Magic and Secrecy

#SFWPRO

There are a lot of common tropes in urban fantasy. One of the most popular is having the magical world, and those who live in it, keeping themselves hidden from the mundane world. One question I’ve heard asked is, why? Surely if someone with magical/miraculous powers would be welcomed by the world. The mundane world couldn’t possibly pose a real threat to these powerful people, and think of all they could accomplish! There are countless ways to answer: sometimes it’s answered in the work itself, or sometimes it’s obvious; plenty of people still have to hide who they are just because of who they love, for example. But, let’s explore some of the other reasons I’ve heard, and sometimes given.

  1. Suspension of disbelief:

Authors want their stories to feel believable. In stories about mystical creatures and people tossing around magic in our world, the fact we don’t ever see it needs to be explained. The easiest and most common method is to say it’s all a big secret. Sure, there are wizards/sorcerers/witches and all sorts of bizarre creatures, they’re just hiding. The “real” world exists just below the surface, and maybe we’d see it if we stumbled down the right alleyway on the right night. Of course, considering the tone of many urban fantasy stories, that might not end well for us. The problem is that this explanation is incomplete. It might clarify why you don’t see wizards hurling lightning and fire in the subway, it doesn’t explain why they’re hiding.

  1. People who are not-so-nice (super villains and douche-canoes):

In short, if it was known that some people could use magic, it’s exceedingly likely that someone without said abilities would want to use them for purposes less than legal or even kind. There’s a reason super heroes tend to hide their identity. Those who want the power they possess could, and likely would, do terrible things to get access to it, including hurting those you love. In comics it isn’t always portrayed well, often it comes off as condescending to the—almost always—female love interest who needs to be protected from her super-powered beau’s nemesis. But, there is a kernel of truth to this—not the female side, but the risk to loved ones. It’s why the first family has their own protection detail. It isn’t because they’re fragile things needing the defense of someone big and strong. It’s because there are those who would use them to make the president do what they want. For those without access to a security team, or some kind of constant protection detail, the risk to loved ones is something to consider.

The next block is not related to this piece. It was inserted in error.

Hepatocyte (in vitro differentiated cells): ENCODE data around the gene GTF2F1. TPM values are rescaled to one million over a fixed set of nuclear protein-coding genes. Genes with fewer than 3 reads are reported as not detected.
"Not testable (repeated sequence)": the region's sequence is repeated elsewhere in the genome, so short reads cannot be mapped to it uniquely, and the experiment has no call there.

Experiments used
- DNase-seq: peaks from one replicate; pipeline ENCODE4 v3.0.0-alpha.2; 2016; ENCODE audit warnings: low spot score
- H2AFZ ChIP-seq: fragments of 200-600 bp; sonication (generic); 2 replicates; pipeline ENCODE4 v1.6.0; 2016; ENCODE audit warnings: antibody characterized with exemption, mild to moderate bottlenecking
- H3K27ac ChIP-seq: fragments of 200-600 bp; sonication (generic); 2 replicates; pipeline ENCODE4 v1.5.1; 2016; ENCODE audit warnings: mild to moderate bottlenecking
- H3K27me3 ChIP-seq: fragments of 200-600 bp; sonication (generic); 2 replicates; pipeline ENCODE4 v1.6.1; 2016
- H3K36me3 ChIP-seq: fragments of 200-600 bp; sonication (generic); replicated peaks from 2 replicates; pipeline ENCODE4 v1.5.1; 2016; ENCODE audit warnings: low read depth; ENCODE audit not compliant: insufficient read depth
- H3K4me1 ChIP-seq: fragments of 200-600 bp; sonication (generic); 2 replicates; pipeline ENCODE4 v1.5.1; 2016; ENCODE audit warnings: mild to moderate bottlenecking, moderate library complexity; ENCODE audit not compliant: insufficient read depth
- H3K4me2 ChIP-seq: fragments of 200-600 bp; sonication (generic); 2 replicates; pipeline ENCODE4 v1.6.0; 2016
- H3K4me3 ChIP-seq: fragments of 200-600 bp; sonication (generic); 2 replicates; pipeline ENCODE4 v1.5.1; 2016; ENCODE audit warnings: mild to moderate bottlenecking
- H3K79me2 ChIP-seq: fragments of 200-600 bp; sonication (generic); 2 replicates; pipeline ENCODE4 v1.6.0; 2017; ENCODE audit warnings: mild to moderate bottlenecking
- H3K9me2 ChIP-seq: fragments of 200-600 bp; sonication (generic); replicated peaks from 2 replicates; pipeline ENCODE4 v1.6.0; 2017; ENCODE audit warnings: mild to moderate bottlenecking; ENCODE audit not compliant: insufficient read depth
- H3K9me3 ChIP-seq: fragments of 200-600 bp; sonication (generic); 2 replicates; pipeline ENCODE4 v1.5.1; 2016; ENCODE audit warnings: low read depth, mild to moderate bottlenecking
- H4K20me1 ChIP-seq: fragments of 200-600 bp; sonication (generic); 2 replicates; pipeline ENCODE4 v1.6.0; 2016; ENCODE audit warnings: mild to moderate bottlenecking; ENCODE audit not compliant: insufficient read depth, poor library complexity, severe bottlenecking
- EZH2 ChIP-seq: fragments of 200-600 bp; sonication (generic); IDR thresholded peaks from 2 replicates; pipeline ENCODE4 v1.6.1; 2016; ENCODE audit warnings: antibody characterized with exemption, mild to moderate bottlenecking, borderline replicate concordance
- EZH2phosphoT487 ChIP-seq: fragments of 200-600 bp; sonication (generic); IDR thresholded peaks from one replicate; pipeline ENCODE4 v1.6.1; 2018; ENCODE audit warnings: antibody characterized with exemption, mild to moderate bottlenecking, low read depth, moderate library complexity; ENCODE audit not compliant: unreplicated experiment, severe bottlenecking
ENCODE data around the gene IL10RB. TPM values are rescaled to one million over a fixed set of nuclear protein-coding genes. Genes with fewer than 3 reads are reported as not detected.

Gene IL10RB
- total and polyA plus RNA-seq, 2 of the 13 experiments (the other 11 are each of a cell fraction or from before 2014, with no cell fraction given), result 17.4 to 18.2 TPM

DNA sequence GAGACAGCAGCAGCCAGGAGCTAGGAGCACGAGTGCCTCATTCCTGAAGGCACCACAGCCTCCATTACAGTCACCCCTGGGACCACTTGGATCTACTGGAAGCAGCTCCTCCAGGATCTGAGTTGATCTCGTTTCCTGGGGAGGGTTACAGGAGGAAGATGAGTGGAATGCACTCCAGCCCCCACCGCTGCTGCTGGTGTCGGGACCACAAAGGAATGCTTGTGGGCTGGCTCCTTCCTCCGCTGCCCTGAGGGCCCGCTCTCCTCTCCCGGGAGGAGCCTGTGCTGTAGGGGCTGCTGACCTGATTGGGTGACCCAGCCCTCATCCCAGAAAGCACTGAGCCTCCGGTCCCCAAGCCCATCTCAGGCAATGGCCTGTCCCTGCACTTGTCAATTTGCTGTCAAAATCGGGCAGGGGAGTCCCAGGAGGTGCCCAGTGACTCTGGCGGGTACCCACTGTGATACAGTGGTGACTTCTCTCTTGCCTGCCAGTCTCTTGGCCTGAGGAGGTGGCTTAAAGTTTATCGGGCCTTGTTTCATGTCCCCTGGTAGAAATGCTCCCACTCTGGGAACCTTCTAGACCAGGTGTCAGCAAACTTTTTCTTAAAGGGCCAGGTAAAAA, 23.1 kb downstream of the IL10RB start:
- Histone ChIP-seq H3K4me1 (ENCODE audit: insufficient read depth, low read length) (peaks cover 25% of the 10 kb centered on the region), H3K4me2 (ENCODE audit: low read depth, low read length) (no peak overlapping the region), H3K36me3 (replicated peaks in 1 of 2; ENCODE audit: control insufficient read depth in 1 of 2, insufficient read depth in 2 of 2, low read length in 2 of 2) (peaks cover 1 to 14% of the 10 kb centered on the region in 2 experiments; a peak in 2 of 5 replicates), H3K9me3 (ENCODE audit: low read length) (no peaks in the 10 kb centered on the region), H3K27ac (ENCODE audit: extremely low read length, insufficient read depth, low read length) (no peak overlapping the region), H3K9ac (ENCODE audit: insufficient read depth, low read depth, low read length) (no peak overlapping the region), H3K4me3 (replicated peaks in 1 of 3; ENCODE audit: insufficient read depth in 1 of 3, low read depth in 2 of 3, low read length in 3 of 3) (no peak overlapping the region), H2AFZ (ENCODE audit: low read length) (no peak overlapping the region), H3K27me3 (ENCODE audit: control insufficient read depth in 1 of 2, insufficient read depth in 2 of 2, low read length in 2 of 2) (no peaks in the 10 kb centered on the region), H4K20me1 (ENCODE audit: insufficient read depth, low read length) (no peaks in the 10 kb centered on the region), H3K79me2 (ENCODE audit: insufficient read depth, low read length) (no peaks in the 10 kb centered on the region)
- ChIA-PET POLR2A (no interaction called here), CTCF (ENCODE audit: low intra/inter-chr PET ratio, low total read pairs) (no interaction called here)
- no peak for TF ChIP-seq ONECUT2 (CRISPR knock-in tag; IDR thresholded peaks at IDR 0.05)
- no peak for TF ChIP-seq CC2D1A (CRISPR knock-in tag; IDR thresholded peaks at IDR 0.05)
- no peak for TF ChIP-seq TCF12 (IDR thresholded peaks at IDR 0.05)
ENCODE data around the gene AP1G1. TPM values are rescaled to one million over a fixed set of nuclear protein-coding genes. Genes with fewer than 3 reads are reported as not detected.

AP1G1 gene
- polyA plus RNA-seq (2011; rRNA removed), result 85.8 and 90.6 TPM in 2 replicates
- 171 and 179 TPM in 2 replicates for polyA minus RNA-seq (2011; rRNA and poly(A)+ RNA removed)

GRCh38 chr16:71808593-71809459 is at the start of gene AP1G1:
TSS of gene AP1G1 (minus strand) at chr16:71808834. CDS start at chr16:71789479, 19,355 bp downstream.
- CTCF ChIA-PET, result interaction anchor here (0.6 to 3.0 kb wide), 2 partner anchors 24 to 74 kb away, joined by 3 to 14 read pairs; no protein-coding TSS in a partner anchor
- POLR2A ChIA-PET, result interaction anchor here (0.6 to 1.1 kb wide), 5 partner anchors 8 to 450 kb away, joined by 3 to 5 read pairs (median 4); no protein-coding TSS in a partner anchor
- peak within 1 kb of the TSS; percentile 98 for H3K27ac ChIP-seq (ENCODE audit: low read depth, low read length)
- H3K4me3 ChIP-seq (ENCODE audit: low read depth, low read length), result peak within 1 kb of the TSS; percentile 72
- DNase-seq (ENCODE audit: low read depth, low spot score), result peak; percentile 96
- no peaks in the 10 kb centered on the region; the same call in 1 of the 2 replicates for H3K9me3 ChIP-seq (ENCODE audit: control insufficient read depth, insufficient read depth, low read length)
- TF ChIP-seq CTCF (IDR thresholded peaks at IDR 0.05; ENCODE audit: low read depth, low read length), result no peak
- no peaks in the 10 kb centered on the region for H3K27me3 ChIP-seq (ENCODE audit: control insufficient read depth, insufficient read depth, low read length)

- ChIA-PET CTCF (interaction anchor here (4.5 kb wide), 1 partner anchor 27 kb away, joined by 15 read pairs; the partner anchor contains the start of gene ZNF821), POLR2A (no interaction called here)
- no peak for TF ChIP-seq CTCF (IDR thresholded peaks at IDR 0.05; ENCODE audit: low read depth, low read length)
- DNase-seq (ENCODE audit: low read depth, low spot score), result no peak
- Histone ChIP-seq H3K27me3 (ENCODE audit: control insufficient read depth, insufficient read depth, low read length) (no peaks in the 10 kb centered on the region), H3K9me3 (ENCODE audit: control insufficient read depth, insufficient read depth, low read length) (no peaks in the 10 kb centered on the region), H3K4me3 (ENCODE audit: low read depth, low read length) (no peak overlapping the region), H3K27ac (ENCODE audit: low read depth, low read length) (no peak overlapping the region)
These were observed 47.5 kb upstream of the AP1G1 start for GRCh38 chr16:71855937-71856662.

1. People who are normally nice, except…

People, even good people, can do really scary things when they’re scared: ask George Takei about that. In urban fantasy books the percentage of the population with magical abilities is usually very small. I can’t think of any where it’s over five percent of the population. If it suddenly became known, and accepted, that such a small group had amazing powers, it’s safe to say that some people would entirely lose their shit. If we go with five percent, that’s fifteen million people in the US alone. If they all worked together they might present a real threat, but how likely would that kind of cooperation be? Also, by sheer odds, not all of those people would be of the good, law abiding sort. Imagine magical crime sprees, or worse, magical terrorism. How do you think people would react? I’m not saying everyone would freak the hell out, maybe not even a majority, but it would be naïve to think a sizeable number wouldn’t demand something be done. Some, though they’d likely fall outside the “normally nice” demo, would even feel justified taking matters into their own hands. Humanity, sadly, doesn’t have such a good track record when it comes to those who are different; worse when we see them as a threat. Beyond those acting on their own, there would also be an outcry for our leaders to protect us, enough that said leaders would feel obligated to act.

  1. Douche canoes with power (The Government):